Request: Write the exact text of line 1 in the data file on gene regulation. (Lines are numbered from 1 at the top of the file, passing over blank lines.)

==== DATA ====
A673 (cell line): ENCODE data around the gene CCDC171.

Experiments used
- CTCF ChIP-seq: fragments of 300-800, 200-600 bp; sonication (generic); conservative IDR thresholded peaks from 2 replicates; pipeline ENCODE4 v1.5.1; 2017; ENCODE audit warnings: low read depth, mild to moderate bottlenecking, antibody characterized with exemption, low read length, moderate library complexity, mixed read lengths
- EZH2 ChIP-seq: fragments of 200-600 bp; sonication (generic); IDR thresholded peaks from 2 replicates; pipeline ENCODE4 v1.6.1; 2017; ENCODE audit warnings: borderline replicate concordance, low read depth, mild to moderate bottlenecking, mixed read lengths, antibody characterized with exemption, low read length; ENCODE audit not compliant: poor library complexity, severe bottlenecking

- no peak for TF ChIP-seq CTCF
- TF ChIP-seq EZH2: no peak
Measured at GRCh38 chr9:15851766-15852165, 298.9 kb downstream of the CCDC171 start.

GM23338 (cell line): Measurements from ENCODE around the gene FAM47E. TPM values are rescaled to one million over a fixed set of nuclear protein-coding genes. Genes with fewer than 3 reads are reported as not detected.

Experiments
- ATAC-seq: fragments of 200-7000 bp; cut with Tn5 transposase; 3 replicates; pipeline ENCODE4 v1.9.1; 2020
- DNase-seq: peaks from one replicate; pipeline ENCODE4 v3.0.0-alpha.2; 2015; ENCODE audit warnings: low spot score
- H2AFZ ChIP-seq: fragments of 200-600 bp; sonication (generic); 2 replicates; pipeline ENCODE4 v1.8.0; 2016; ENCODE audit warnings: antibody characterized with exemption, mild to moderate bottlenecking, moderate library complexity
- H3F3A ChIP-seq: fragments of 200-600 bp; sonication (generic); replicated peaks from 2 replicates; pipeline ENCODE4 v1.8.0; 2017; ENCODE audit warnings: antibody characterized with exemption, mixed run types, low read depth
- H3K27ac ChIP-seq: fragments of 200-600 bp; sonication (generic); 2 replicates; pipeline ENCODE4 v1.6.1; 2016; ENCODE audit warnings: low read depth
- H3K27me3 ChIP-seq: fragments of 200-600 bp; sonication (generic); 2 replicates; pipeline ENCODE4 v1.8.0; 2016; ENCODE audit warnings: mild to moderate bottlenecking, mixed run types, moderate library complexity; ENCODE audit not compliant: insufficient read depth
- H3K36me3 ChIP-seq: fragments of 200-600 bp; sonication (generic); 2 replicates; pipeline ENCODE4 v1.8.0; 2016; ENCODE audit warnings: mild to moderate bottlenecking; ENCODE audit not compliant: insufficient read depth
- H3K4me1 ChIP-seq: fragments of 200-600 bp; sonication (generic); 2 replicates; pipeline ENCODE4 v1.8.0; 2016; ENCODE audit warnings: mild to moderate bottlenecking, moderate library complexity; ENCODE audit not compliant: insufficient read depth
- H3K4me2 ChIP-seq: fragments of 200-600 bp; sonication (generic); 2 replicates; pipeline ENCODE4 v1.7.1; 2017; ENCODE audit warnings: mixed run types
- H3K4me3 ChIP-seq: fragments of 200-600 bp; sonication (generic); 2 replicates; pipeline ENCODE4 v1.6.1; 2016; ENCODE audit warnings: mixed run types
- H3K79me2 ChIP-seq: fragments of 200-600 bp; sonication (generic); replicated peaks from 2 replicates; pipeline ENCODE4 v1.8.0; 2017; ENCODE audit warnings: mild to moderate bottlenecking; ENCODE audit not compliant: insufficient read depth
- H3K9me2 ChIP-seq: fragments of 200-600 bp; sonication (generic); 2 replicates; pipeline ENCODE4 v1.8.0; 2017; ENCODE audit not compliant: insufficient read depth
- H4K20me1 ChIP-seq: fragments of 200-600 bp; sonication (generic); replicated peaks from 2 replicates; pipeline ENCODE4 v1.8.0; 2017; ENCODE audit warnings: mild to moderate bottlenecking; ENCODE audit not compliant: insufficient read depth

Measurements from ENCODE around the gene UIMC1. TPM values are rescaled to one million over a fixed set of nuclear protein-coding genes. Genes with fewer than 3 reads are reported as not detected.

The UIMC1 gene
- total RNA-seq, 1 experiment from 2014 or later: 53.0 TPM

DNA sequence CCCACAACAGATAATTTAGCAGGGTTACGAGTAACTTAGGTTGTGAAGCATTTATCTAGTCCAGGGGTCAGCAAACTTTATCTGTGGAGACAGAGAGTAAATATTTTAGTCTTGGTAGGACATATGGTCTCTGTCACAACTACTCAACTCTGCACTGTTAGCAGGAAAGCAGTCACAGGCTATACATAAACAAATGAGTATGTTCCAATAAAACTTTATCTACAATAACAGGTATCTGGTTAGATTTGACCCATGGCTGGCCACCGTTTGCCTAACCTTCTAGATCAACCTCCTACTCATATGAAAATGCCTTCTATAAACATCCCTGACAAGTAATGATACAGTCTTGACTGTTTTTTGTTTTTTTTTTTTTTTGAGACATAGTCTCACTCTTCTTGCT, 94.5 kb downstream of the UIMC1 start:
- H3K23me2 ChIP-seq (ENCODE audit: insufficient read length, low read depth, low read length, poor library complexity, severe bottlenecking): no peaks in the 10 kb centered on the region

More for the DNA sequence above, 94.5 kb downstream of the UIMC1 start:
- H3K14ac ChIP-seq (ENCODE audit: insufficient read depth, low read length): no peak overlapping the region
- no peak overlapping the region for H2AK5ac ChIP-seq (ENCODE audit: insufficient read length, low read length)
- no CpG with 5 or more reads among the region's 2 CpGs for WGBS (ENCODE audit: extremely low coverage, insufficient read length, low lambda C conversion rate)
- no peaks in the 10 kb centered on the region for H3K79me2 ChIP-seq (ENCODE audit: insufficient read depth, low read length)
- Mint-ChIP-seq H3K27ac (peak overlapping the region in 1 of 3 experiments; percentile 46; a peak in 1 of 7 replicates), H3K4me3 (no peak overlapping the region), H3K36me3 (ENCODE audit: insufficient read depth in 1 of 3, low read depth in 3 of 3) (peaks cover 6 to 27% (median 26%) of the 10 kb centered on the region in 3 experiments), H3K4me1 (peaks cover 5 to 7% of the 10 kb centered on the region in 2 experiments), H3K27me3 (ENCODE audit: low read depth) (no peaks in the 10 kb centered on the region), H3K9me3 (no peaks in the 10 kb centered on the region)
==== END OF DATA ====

A673 (cell line): ENCODE data around the gene CCDC171.